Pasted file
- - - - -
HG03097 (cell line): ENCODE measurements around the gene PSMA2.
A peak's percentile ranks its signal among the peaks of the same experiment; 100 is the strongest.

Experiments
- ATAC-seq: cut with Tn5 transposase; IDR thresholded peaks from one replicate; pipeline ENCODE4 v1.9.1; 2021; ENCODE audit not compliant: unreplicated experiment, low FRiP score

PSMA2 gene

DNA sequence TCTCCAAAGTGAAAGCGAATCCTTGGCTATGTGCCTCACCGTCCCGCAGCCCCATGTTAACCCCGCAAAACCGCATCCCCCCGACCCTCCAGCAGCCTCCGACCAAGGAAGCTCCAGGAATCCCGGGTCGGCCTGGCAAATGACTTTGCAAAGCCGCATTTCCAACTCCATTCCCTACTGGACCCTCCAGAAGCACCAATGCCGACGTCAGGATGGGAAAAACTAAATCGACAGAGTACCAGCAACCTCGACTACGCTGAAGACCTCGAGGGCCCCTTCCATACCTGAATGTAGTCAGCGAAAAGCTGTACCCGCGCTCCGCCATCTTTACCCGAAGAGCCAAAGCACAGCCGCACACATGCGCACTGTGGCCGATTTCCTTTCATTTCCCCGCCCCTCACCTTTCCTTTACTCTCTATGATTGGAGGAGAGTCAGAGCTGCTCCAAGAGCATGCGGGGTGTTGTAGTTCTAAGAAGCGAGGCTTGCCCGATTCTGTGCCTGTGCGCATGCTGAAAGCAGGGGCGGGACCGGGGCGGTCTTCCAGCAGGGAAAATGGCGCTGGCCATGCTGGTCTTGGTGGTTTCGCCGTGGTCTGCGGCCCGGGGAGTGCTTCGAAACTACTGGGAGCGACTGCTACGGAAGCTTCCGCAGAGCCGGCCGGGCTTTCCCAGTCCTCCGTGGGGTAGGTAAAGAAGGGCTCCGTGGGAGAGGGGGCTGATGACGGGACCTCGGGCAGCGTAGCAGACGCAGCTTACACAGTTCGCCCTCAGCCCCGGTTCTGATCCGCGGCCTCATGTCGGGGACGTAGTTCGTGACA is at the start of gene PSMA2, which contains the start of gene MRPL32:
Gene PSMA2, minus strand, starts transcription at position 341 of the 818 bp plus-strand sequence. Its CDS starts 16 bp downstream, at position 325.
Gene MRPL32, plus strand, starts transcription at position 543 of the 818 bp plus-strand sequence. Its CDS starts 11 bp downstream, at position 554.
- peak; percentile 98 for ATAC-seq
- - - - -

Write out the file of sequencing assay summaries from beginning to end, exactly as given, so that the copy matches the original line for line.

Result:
HG03097 (cell line): ENCODE measurements around the gene PSMA2.
A peak's percentile ranks its signal among the peaks of the same experiment; 100 is the strongest.

Experiments
- ATAC-seq: cut with Tn5 transposase; IDR thresholded peaks from one replicate; pipeline ENCODE4 v1.9.1; 2021; ENCODE audit not compliant: unreplicated experiment, low FRiP score

PSMA2 gene

DNA sequence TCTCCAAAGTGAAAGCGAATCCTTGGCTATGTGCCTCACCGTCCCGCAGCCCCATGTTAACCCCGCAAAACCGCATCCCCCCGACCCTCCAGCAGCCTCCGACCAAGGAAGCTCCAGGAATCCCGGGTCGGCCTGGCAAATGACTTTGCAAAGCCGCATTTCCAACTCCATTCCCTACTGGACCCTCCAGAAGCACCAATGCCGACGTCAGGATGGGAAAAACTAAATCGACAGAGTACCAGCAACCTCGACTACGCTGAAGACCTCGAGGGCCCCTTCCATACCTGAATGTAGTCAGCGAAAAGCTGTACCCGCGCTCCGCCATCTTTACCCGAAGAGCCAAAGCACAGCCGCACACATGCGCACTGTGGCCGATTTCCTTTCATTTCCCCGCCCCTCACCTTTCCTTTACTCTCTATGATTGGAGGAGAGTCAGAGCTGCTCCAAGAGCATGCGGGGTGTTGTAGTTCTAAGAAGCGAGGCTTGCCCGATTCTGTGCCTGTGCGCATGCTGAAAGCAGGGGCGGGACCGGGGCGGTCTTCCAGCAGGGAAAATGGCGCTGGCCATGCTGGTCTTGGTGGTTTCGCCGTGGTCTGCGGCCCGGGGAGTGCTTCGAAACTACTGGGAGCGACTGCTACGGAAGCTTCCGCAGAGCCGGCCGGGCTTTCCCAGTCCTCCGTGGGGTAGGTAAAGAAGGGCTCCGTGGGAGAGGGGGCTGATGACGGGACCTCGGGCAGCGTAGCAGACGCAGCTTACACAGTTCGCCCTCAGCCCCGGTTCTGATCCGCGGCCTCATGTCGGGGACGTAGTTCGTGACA is at the start of gene PSMA2, which contains the start of gene MRPL32:
Gene PSMA2, minus strand, starts transcription at position 341 of the 818 bp plus-strand sequence. Its CDS starts 16 bp downstream, at position 325.
Gene MRPL32, plus strand, starts transcription at position 543 of the 818 bp plus-strand sequence. Its CDS starts 11 bp downstream, at position 554.
- peak; percentile 98 for ATAC-seq